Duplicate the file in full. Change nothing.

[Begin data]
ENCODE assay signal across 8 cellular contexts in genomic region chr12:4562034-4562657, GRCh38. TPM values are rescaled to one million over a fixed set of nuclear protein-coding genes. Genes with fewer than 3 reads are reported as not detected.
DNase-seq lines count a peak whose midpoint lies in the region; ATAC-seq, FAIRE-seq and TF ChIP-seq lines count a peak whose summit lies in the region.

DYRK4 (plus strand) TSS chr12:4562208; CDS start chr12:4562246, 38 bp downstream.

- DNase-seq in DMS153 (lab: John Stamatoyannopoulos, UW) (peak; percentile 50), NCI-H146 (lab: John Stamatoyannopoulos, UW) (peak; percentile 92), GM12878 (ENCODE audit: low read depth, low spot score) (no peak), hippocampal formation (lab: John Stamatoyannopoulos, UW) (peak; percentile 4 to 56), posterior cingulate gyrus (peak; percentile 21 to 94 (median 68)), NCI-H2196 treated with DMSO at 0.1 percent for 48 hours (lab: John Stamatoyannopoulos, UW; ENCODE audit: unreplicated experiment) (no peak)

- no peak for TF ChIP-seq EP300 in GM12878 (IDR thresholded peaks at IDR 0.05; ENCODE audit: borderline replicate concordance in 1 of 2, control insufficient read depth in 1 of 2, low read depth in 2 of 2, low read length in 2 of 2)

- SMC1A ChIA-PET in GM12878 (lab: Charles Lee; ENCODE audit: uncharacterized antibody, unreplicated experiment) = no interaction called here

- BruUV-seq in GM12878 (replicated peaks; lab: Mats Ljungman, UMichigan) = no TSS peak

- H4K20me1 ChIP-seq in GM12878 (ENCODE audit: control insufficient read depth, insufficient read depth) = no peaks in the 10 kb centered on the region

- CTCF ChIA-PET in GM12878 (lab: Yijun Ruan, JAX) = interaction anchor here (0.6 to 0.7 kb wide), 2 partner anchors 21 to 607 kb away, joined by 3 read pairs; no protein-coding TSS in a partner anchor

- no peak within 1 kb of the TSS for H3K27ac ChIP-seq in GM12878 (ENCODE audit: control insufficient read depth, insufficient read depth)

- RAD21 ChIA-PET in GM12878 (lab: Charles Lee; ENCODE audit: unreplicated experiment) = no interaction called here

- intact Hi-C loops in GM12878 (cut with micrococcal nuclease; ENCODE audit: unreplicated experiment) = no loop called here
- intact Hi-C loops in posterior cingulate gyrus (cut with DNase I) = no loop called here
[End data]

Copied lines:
ENCODE assay signal across 8 cellular contexts in genomic region chr12:4562034-4562657, GRCh38. TPM values are rescaled to one million over a fixed set of nuclear protein-coding genes. Genes with fewer than 3 reads are reported as not detected.
DNase-seq lines count a peak whose midpoint lies in the region; ATAC-seq, FAIRE-seq and TF ChIP-seq lines count a peak whose summit lies in the region.

DYRK4 (plus strand) TSS chr12:4562208; CDS start chr12:4562246, 38 bp downstream.

- DNase-seq in DMS153 (lab: John Stamatoyannopoulos, UW) (peak; percentile 50), NCI-H146 (lab: John Stamatoyannopoulos, UW) (peak; percentile 92), GM12878 (ENCODE audit: low read depth, low spot score) (no peak), hippocampal formation (lab: John Stamatoyannopoulos, UW) (peak; percentile 4 to 56), posterior cingulate gyrus (peak; percentile 21 to 94 (median 68)), NCI-H2196 treated with DMSO at 0.1 percent for 48 hours (lab: John Stamatoyannopoulos, UW; ENCODE audit: unreplicated experiment) (no peak)

- no peak for TF ChIP-seq EP300 in GM12878 (IDR thresholded peaks at IDR 0.05; ENCODE audit: borderline replicate concordance in 1 of 2, control insufficient read depth in 1 of 2, low read depth in 2 of 2, low read length in 2 of 2)

- SMC1A ChIA-PET in GM12878 (lab: Charles Lee; ENCODE audit: uncharacterized antibody, unreplicated experiment) = no interaction called here

- BruUV-seq in GM12878 (replicated peaks; lab: Mats Ljungman, UMichigan) = no TSS peak

- H4K20me1 ChIP-seq in GM12878 (ENCODE audit: control insufficient read depth, insufficient read depth) = no peaks in the 10 kb centered on the region

- CTCF ChIA-PET in GM12878 (lab: Yijun Ruan, JAX) = interaction anchor here (0.6 to 0.7 kb wide), 2 partner anchors 21 to 607 kb away, joined by 3 read pairs; no protein-coding TSS in a partner anchor

- no peak within 1 kb of the TSS for H3K27ac ChIP-seq in GM12878 (ENCODE audit: control insufficient read depth, insufficient read depth)

- RAD21 ChIA-PET in GM12878 (lab: Charles Lee; ENCODE audit: unreplicated experiment) = no interaction called here

- intact Hi-C loops in GM12878 (cut with micrococcal nuclease; ENCODE audit: unreplicated experiment) = no loop called here
- intact Hi-C loops in posterior cingulate gyrus (cut with DNase I) = no loop called here